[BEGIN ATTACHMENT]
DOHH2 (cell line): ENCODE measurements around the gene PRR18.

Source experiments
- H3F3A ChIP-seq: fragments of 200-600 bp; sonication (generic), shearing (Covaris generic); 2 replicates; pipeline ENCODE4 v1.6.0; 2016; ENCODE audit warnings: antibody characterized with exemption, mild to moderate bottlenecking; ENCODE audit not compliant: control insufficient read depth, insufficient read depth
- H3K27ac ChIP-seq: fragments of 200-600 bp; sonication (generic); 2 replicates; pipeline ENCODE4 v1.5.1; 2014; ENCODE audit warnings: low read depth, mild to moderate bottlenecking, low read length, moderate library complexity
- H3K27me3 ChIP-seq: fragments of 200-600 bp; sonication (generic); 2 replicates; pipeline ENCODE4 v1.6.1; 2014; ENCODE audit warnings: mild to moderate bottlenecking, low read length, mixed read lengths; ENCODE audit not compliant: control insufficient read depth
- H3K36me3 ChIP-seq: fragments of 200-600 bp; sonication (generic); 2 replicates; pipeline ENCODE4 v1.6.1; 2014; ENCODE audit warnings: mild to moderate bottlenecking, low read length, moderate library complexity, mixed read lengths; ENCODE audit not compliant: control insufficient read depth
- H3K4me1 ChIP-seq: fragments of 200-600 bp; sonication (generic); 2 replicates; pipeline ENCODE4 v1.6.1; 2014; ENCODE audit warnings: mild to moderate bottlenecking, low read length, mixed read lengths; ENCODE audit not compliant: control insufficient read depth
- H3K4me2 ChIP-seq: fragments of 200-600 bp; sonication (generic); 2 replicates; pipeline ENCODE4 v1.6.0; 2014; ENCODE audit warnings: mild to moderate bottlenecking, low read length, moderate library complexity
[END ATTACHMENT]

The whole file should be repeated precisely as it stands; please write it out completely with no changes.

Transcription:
DOHH2 (cell line): ENCODE measurements around the gene PRR18.

Source experiments
- H3F3A ChIP-seq: fragments of 200-600 bp; sonication (generic), shearing (Covaris generic); 2 replicates; pipeline ENCODE4 v1.6.0; 2016; ENCODE audit warnings: antibody characterized with exemption, mild to moderate bottlenecking; ENCODE audit not compliant: control insufficient read depth, insufficient read depth
- H3K27ac ChIP-seq: fragments of 200-600 bp; sonication (generic); 2 replicates; pipeline ENCODE4 v1.5.1; 2014; ENCODE audit warnings: low read depth, mild to moderate bottlenecking, low read length, moderate library complexity
- H3K27me3 ChIP-seq: fragments of 200-600 bp; sonication (generic); 2 replicates; pipeline ENCODE4 v1.6.1; 2014; ENCODE audit warnings: mild to moderate bottlenecking, low read length, mixed read lengths; ENCODE audit not compliant: control insufficient read depth
- H3K36me3 ChIP-seq: fragments of 200-600 bp; sonication (generic); 2 replicates; pipeline ENCODE4 v1.6.1; 2014; ENCODE audit warnings: mild to moderate bottlenecking, low read length, moderate library complexity, mixed read lengths; ENCODE audit not compliant: control insufficient read depth
- H3K4me1 ChIP-seq: fragments of 200-600 bp; sonication (generic); 2 replicates; pipeline ENCODE4 v1.6.1; 2014; ENCODE audit warnings: mild to moderate bottlenecking, low read length, mixed read lengths; ENCODE audit not compliant: control insufficient read depth
- H3K4me2 ChIP-seq: fragments of 200-600 bp; sonication (generic); 2 replicates; pipeline ENCODE4 v1.6.0; 2014; ENCODE audit warnings: mild to moderate bottlenecking, low read length, moderate library complexity